Cheat the Starbucks System: The Pike Place Starbucks tastes like Starbucks anywhere- the only difference is that Pike Place Starbucks employees are psychologically vetted to see if they can endure the crowds and chaos of the Pike Place location (true story!).

Also, locals know that it’s a corporate-funded myth that that Pike Place Starbucks location was the first. In fact, the original Starbucks was torn down long ago in Seattle’s march towards modernization. If you need a Starbucks/Pike Place shot for your Instagram, visit the Starbucks 1 block outside the market and then stroll over to the Pike Place Starbucks (you’ll find it by the massive line reaching down the sidewalk) and just pose for a quick photo with your drink.

Although LE PANIER is technically primarily a bakery, it’s my favorite coffee shop in the market and makes my second favorite Vanilla Latte in the city. Their Almond Croissant , often still warm from the oven in the mornings, is unbeatable.

A few blocks outside of the market is MOORE COFFEE, next to the historic Moore Theater (Which, itself, has a free tour at 10am on the second Saturday of each month). Moore is well worth the 4 block detour. Not only is their coffee legitimately good (taking my vote for #1 Best Vanilla Latte in Seattle) but they specialize in serious coffee art, and I’ve picked up lattes with cats, bunnies, bears, and even a koala bear in the foam. (Hint: Although latte designs are a wildcard, Cappuccinos always come out as “Cat-pucchinos”)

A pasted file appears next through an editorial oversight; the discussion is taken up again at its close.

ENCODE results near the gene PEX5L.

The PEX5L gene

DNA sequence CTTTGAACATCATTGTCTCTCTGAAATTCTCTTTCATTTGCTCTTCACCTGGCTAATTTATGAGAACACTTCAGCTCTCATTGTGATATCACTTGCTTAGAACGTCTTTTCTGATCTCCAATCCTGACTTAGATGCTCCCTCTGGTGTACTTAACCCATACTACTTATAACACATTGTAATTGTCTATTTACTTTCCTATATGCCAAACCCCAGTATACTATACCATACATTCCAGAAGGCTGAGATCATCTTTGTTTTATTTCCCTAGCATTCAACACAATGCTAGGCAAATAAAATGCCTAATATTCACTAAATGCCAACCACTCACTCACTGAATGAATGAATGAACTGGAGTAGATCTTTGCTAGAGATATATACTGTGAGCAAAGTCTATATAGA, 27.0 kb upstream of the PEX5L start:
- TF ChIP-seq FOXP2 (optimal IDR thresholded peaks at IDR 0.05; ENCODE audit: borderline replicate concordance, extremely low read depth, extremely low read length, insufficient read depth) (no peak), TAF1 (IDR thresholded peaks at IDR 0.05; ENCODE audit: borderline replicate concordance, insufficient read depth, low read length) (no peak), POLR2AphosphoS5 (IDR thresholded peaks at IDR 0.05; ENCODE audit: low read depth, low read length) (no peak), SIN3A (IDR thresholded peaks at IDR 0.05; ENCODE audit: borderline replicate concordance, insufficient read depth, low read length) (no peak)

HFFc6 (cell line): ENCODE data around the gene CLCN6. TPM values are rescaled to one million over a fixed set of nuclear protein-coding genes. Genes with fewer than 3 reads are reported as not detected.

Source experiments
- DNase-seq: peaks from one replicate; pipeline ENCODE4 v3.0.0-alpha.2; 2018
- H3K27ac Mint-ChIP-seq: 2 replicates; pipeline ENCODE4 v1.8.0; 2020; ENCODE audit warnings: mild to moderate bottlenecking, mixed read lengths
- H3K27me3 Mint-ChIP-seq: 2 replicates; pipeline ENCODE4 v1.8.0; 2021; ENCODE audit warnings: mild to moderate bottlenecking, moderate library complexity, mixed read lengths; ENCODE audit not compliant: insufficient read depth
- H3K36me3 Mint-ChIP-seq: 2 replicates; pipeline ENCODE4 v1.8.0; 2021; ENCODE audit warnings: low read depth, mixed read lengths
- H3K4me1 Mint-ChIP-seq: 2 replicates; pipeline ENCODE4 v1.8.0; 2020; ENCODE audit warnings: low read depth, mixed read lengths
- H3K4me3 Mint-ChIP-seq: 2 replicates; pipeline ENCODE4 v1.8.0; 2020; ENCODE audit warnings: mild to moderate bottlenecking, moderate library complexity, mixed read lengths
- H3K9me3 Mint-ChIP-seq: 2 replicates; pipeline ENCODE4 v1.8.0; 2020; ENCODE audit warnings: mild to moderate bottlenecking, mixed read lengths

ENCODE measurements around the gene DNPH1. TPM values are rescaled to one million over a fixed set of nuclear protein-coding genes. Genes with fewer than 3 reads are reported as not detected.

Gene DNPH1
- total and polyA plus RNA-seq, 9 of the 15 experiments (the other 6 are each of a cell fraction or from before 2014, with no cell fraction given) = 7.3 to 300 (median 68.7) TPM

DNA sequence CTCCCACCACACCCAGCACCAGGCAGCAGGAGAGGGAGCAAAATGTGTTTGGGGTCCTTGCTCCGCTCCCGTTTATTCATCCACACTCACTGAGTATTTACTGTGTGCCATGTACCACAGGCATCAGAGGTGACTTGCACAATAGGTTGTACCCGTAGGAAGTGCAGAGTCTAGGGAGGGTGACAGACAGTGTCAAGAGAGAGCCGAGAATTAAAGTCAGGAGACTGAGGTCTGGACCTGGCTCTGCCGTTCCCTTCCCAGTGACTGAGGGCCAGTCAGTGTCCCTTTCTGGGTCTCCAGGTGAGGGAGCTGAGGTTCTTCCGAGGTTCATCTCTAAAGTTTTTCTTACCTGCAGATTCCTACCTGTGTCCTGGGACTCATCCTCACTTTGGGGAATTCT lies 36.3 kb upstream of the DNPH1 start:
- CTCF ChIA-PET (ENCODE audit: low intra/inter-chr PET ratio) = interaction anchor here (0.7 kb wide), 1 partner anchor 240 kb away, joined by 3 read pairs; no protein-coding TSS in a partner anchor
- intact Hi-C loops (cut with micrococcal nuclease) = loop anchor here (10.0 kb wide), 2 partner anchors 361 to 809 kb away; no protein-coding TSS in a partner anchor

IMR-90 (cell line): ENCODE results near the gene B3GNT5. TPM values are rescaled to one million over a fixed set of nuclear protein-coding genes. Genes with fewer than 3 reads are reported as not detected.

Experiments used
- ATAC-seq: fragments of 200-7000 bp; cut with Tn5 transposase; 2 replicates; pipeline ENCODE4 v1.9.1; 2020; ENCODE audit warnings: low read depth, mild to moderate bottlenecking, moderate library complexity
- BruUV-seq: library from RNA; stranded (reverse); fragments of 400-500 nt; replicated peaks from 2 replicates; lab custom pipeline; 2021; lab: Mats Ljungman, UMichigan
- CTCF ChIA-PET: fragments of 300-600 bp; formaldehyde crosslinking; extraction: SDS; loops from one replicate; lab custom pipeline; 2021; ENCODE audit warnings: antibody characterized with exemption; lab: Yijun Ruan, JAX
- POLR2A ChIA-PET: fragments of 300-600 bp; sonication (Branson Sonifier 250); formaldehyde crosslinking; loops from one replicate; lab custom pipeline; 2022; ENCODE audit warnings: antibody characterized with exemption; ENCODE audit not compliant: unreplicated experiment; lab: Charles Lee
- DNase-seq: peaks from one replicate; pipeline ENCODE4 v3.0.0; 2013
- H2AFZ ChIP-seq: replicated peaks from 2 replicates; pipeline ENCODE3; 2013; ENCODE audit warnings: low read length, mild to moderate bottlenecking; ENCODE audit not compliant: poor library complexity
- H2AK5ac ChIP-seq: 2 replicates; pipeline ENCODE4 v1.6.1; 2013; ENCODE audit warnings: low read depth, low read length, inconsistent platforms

If you go to Starbucks despite my advice and are still hungry afterward, (the market Starbucks doesn’t sell food items) head towards Daily Dozen Donut Company for fresh donuts made while you’re in line. I recommend the Cinnamon Sugar Donuts . (They usually have two other flavors- but all are made after the donuts are cooled, while the Cinnamon Sugar donuts are bagged hot for you straight off the magic donut-making machine.)

The week salmon season started, at pike place market

Midday at Pike Place Market:

Explore the vendors in the main arcade, watch the fish throwers, taste the fruit offered by vendors, take a picture with the pig, and try these fun side-adventures:

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My favorite spots:

There are a few fun spots people tend to miss in the center of the market because the typically huge crowd around the fish throwers hiding the passageways beyond.

MarketSpice– If you like cooking or tea or smelling things that smell nice, this is a spot you’ve got to check out. Even if you aren’t a foodie, this is a great place to get cheap souvenirs for the foodies in your life. Trust me, no one actually wants you to bring them back a Pike Place piggybank souvenir, but fresh whole cardamom pods or signature chai tea could an affordable, easy to pack, and appreciated gift for the foodie in your life.